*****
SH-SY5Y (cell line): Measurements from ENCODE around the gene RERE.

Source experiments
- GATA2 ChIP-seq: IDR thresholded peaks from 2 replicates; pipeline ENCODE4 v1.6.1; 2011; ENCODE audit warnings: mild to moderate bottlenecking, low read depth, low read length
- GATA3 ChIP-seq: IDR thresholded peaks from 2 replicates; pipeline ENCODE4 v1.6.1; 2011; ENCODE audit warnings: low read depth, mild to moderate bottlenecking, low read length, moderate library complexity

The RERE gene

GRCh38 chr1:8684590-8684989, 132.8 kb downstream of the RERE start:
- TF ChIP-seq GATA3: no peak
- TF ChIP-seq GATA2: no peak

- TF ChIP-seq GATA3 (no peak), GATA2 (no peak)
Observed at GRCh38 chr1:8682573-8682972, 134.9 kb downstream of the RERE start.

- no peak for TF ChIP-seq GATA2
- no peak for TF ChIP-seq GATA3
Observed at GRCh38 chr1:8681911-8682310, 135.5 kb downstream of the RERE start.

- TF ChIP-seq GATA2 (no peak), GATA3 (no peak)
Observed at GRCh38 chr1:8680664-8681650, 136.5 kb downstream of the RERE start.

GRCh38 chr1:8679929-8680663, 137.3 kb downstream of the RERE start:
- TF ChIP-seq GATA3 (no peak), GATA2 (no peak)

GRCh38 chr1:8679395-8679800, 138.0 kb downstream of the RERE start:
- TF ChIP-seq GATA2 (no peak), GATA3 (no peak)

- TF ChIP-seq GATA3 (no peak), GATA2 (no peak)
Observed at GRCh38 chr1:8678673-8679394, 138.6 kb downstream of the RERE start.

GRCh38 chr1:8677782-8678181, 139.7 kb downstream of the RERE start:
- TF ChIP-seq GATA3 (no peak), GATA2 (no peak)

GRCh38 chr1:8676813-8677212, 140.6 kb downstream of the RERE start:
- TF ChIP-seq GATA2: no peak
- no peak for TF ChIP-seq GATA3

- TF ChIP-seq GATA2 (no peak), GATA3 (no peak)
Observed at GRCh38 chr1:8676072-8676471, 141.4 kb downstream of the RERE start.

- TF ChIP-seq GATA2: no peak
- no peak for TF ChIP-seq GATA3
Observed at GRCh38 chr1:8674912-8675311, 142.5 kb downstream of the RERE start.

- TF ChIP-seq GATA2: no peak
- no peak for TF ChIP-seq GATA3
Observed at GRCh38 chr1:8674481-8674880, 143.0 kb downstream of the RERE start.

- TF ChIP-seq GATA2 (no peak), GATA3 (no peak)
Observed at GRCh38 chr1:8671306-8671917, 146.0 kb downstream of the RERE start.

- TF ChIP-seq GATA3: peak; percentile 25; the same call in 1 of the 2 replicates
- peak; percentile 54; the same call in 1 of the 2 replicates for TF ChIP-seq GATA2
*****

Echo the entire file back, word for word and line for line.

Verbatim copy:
SH-SY5Y (cell line): Measurements from ENCODE around the gene RERE.

Source experiments
- GATA2 ChIP-seq: IDR thresholded peaks from 2 replicates; pipeline ENCODE4 v1.6.1; 2011; ENCODE audit warnings: mild to moderate bottlenecking, low read depth, low read length
- GATA3 ChIP-seq: IDR thresholded peaks from 2 replicates; pipeline ENCODE4 v1.6.1; 2011; ENCODE audit warnings: low read depth, mild to moderate bottlenecking, low read length, moderate library complexity

The RERE gene

GRCh38 chr1:8684590-8684989, 132.8 kb downstream of the RERE start:
- TF ChIP-seq GATA3: no peak
- TF ChIP-seq GATA2: no peak

- TF ChIP-seq GATA3 (no peak), GATA2 (no peak)
Observed at GRCh38 chr1:8682573-8682972, 134.9 kb downstream of the RERE start.

- no peak for TF ChIP-seq GATA2
- no peak for TF ChIP-seq GATA3
Observed at GRCh38 chr1:8681911-8682310, 135.5 kb downstream of the RERE start.

- TF ChIP-seq GATA2 (no peak), GATA3 (no peak)
Observed at GRCh38 chr1:8680664-8681650, 136.5 kb downstream of the RERE start.

GRCh38 chr1:8679929-8680663, 137.3 kb downstream of the RERE start:
- TF ChIP-seq GATA3 (no peak), GATA2 (no peak)

GRCh38 chr1:8679395-8679800, 138.0 kb downstream of the RERE start:
- TF ChIP-seq GATA2 (no peak), GATA3 (no peak)

- TF ChIP-seq GATA3 (no peak), GATA2 (no peak)
Observed at GRCh38 chr1:8678673-8679394, 138.6 kb downstream of the RERE start.

GRCh38 chr1:8677782-8678181, 139.7 kb downstream of the RERE start:
- TF ChIP-seq GATA3 (no peak), GATA2 (no peak)

GRCh38 chr1:8676813-8677212, 140.6 kb downstream of the RERE start:
- TF ChIP-seq GATA2: no peak
- no peak for TF ChIP-seq GATA3

- TF ChIP-seq GATA2 (no peak), GATA3 (no peak)
Observed at GRCh38 chr1:8676072-8676471, 141.4 kb downstream of the RERE start.

- TF ChIP-seq GATA2: no peak
- no peak for TF ChIP-seq GATA3
Observed at GRCh38 chr1:8674912-8675311, 142.5 kb downstream of the RERE start.

- TF ChIP-seq GATA2: no peak
- no peak for TF ChIP-seq GATA3
Observed at GRCh38 chr1:8674481-8674880, 143.0 kb downstream of the RERE start.

- TF ChIP-seq GATA2 (no peak), GATA3 (no peak)
Observed at GRCh38 chr1:8671306-8671917, 146.0 kb downstream of the RERE start.

- TF ChIP-seq GATA3: peak; percentile 25; the same call in 1 of the 2 replicates
- peak; percentile 54; the same call in 1 of the 2 replicates for TF ChIP-seq GATA2